Remembering the people’s poet

Charles Lindbergh carried a copy of Robert Service’s poems during his record-setting non-stop flight across the Atlantic Ocean in 1927.
Lindbergh was prepared for the monotony of the trip and the drone of his monoplane, “The Spirit of St. Louis.” Even Lindbergh knew that Robert Service’s poetry, which Robert preferred to be called verse rather than poetry, was “clear, clean, and power-packed” and didn’t allow for nodding off at the controls of an aircraft.
All Canadians should be on a first-name basis with Robert Service, “the people’s poet.” Calling him Service seems too distant and journalistic, and Mr. Service too formal. He is, after all, beloved for his poetry and prose.
I would call him Bob but that seems a bit too chummy. So Robert it is.
Robert Service’s cabin is just across Eighth Avenue from where I sit in Berton House in Dawson City. The tiny, two-room cabin is a mere 20 steps away from me.
Dawson City residents feel a deep connection to Robert’s cabin, as do all the tourists who journey here to capture the essence of the “rough and tough” society that drew Robert to Canada’s far north (“the tougher, the better,” claimed Robert, the “Bard of the Yukon”).
Robert was a Scottish banker, one of 10 children, who ditched his life and came to Canada. He hired on with the CIBC and was sent to Whitehorse in 1904 from Victoria. He was transferred to Dawson City in 1908, where he promptly quit his bank job, found residence in the rented two-room cabin, and went to work on his writing.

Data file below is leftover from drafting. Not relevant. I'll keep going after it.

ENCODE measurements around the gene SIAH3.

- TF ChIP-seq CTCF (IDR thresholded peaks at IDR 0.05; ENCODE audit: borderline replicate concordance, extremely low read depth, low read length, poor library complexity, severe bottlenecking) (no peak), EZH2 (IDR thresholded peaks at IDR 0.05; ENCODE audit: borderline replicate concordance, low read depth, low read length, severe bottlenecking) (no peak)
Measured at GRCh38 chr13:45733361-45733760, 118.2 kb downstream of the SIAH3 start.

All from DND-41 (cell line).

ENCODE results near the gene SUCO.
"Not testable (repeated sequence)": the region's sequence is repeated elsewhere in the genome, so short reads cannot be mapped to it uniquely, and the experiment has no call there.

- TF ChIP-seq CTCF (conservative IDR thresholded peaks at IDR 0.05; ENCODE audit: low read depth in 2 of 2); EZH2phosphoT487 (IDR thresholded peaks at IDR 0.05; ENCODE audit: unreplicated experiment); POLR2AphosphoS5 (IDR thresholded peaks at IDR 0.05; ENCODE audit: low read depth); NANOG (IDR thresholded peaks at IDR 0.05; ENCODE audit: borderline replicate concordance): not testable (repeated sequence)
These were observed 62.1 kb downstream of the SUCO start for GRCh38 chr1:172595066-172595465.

In five months, he had produced his first novel, “The Trail of 98” (Robert was known to wander deep into the night creating his “verse” in his head, only to return to his cabin to write the words down from memory).
His poetry tells the story of life during the Klondike gold rush, although he came to the Yukon after it had settled to a whisper.
Many of us memorized in school “The Cremation of Sam McGee” and “The Shooting of Dan McGrew,” both lengthy poems of almost 900 words, complete with a wild story.
Those who live in Dawson City, and those who travel here, often gather in the summer in a small theatre at the corner of the property where sits Robert’s cabin and listen to the poetry that captured the essence of Yukon life.
I picture him even now coming out of his cabin to stand on the little porch that looks down on me and on the rest of Dawson City, rubbing his morning whiskers to loosen the stories in his head. And I find myself wondering, is this why I have come–to draw from the creative force that thrives here in the north; that is fed by the dance of the northern lights?
Robert left Dawson for good in 1913, but his love for the north carried on. He was living in France during Hitler’s rise to power but he had to flee back to Canada when the Nazis invaded France “looking specifically for Service,” I read in his biography (Robert having mocked Hitler in verse).
By the time of his death in 1958 at 84 years of age, Robert’s first book of poetry had sold three million copies. He wrote in “The Ballad of The Northern Lights”:
“And the Northern Lights in the crystal nights came forth with a mystic gleam.
They danced and they danced the devil-dance over the naked snow;
And soft they rolled like a tide upshoaled with a ceaseless ebb and flow.
They rippled green with a wondrous sheen, they fluttered out like a fan;
They spread with a blaze of rose-pink rays never yet seen of man.”